The Happiest Place On Earth ISN'T when you're having a psychotic break...

Discussion in 'The Watercooler' started by gcvmom, Jan 4, 2009.

  1. gcvmom

    gcvmom Here we go again!

    Today was the only day we could use our Disney passes during the holiday break, so we decided to go to see the decorations they put up for the Smallworld ride and all the other festive displays.

    As we exited the parking structure this morning and were coming down the escalator, I noticed a tall man with a pale face and very odd expression down below. He was looking up at the structure like he was searching for someone. I didn't think anything of it, until we got down on the ground.

    By then, he had turned around and walked toward the shuttles and we were approaching him. Then I could hear that he was crying and very distraught. My family went on ahead of me as I slowed to check him out and see if I could help. He had dropped a large plastic bottle that had ice in it and what looked like water. The lid was on the ground and it was laying on its side spilling out, while he was standing with his face in his hands sobbing.

    He was crying, "My family! My family! I've lost my family! I don't know where they are!"

    I approached him and asked him if he dropped his water and he cried yes, so I bent down to pick it up. The container lid was between his feet, and not wanting to get too close, I asked him if he could pick up the lid. He said he couldn't, still sobbing, so I told him to sit down on the concrete planter that was right behind him, which he did. Then I tried to get him to pick up the lid, but his crying just became worse and he was reaching out to me. Another gentleman stopped by this time to see if he could help and he patted the guy on the arm telling him to calm down and that he was okay.

    I asked the guy if he was there with his family or if he was by himself. He was just so upset and he kept saying he didn't know where they were and that he'd lost them. Then suddenly, as if a switch had flipped, his voice changed and he said in a deadpan voice, "No, they're not here." Then he immediately stood up and started to walk back towards the parking structure, but he stopped again and was wiping the tears from his eyes and trying to catch his breath and sort of regain his composure.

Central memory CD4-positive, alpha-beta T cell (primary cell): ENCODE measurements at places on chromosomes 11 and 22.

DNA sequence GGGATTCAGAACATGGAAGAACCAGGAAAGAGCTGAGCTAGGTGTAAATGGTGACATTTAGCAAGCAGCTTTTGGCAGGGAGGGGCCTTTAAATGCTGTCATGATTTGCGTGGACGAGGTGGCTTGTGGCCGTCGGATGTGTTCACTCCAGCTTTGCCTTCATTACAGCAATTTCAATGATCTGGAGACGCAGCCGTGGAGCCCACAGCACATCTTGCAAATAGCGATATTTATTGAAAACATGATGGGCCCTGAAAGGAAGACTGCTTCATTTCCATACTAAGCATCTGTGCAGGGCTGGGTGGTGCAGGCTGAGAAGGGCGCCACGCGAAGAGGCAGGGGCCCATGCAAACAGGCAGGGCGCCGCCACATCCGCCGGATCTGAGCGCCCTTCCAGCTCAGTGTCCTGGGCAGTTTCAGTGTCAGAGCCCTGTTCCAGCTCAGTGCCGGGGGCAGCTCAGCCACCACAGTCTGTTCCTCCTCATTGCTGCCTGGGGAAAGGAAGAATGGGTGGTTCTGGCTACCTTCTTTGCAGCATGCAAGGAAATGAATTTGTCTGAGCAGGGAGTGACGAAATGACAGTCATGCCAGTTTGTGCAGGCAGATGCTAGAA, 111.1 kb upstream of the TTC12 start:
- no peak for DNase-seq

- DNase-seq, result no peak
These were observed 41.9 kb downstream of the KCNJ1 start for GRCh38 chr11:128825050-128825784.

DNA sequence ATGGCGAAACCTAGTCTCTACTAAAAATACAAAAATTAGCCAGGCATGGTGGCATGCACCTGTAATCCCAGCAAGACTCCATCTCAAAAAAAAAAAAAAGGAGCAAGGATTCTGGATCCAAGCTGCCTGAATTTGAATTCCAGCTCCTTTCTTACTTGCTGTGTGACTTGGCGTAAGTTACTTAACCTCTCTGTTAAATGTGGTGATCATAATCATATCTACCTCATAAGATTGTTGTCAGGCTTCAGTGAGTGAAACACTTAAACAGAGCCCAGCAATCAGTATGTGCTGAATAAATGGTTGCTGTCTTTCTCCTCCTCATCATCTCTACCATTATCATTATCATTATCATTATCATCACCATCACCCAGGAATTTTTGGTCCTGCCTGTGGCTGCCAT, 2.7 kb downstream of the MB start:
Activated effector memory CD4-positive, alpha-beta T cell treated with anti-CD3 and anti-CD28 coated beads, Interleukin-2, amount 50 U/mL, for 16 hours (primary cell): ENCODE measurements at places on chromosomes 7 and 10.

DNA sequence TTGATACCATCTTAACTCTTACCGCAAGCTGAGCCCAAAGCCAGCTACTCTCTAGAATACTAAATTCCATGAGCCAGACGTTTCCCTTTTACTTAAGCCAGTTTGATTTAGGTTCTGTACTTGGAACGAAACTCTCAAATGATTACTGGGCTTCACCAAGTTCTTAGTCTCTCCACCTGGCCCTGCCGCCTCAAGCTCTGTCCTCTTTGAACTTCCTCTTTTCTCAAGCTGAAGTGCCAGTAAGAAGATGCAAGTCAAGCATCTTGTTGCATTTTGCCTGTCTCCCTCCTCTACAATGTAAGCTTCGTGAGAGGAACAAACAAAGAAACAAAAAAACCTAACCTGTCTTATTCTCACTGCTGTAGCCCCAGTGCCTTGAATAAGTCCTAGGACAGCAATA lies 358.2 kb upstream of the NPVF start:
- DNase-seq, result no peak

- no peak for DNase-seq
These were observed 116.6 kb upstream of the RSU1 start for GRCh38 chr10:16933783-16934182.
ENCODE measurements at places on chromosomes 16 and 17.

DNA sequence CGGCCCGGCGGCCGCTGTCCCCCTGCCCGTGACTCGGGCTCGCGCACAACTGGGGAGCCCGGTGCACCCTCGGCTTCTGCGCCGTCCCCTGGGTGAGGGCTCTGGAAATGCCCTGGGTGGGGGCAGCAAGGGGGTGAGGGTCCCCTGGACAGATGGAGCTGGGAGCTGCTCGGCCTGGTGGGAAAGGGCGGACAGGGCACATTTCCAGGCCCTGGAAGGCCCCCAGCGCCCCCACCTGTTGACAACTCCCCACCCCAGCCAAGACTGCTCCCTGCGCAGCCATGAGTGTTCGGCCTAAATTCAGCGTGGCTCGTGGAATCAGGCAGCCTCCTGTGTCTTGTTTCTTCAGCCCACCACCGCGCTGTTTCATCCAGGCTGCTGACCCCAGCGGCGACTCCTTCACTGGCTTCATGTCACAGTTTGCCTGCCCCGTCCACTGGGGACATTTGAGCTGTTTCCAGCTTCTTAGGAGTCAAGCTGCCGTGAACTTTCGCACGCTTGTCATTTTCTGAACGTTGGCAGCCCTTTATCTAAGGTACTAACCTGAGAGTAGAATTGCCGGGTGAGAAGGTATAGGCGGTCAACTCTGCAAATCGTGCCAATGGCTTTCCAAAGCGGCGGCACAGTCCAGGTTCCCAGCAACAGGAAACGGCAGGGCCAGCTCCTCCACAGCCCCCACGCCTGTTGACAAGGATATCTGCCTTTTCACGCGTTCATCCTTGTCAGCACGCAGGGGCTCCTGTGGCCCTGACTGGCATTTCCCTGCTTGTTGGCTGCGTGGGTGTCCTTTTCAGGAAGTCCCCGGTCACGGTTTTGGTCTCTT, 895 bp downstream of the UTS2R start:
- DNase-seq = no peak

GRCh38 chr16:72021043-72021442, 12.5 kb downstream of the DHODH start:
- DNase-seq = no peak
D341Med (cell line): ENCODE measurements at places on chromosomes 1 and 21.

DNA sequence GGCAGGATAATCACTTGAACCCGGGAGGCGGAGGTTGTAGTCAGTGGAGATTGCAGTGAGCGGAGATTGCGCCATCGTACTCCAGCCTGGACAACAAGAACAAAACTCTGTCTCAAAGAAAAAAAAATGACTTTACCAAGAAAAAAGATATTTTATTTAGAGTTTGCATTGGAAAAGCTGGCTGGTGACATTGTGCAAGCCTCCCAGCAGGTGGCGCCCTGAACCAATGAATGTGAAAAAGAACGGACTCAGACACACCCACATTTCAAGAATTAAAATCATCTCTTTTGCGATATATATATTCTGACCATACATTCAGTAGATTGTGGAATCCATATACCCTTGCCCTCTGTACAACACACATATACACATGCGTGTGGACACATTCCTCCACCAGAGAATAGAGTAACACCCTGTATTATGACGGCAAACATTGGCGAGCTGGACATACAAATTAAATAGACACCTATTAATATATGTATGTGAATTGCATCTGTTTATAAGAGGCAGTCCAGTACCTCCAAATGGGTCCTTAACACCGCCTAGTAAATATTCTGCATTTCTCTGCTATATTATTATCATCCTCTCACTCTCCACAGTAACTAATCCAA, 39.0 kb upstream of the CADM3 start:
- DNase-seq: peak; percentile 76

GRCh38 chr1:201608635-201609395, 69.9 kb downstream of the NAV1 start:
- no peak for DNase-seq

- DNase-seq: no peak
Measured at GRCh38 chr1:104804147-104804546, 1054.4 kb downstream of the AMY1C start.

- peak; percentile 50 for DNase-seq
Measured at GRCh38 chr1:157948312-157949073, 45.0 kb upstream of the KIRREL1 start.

Meanwhile, Disneyland staff, about 5 of them, were just standing about 25 yards away watching the whole thing. I walked toward them and said the man really could use some assistance and that he seemed a bit disoriented. They mumbled something about possibly calling security and kept their distance from the man who was slowly moving toward the parking structure.

    I really felt bad for the guy. He was just so upset -- his face was very contorted and I could see his was in a lot of emotional pain. What was so unsettling was how quickly he shifted mood and then walked away, but he was clearly slipping back into that despair I had witnessed.

    I don't know what became of him. My kids were a little unnerved by it all. I just explained that he was somebody who probably hadn't taken his medications today and he was feeling really bad about something. Hopefully someone on site got him some help or found whomever he was supposed to be there with.

    Not sure why I felt such a connection to this guy. He just seemed so overwhelmed and helpless and I wanted to help. But part of me was very leery about getting too close to him. Perhaps I felt that there, but for the grace of God and modern medicine, go one of my family members.